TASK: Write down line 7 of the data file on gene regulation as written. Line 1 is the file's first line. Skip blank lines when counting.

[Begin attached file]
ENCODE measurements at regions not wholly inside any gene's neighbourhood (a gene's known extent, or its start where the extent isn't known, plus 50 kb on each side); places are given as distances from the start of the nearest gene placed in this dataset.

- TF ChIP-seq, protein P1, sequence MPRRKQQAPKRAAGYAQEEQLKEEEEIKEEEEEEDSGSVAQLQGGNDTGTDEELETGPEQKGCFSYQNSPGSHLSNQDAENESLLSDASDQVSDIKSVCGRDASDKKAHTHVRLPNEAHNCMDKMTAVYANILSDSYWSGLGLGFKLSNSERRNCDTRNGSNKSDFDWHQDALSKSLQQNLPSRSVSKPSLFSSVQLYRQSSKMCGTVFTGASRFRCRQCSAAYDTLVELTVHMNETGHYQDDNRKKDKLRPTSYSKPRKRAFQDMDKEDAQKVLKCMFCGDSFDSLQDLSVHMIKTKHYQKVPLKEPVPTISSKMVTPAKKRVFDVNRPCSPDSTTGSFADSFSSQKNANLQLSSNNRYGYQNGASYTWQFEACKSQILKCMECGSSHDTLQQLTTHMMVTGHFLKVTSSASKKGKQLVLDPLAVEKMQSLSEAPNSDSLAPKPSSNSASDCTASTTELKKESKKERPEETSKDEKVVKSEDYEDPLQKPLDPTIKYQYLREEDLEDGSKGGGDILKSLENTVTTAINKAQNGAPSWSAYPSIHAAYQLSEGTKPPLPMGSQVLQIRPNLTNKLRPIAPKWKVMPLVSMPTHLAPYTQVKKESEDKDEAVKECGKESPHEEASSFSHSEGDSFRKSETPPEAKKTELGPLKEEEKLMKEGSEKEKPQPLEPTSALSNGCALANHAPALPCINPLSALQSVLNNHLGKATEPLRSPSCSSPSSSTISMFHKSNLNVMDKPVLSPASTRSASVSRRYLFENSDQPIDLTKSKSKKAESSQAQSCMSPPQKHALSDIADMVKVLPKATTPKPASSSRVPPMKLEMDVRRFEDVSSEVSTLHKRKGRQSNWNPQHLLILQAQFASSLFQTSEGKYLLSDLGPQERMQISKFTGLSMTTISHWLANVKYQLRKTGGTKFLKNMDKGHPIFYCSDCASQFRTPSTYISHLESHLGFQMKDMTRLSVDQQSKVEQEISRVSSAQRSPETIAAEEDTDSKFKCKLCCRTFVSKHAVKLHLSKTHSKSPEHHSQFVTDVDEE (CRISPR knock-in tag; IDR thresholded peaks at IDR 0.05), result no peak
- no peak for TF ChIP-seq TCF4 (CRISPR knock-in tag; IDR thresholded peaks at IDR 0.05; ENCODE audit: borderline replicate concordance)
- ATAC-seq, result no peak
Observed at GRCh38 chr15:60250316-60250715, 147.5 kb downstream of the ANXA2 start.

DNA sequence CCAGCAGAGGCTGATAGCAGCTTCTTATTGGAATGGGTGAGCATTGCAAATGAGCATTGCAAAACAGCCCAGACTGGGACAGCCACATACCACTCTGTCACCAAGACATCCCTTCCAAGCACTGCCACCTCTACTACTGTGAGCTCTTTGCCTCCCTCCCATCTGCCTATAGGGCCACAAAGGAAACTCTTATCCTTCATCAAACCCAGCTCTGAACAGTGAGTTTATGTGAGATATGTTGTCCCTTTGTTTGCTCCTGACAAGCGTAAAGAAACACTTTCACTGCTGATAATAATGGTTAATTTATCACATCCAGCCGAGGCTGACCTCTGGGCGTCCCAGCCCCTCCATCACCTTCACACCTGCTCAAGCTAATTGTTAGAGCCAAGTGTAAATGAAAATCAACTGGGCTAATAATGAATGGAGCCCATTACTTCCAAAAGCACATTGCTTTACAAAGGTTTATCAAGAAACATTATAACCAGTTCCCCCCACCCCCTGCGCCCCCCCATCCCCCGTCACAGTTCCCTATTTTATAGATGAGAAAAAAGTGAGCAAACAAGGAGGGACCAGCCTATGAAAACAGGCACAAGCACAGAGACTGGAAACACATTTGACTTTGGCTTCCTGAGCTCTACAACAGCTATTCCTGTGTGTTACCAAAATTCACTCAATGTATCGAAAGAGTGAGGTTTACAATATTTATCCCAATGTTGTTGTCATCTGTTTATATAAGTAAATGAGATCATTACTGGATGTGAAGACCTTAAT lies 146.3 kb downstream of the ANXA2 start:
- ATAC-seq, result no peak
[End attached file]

- ATAC-seq, result no peak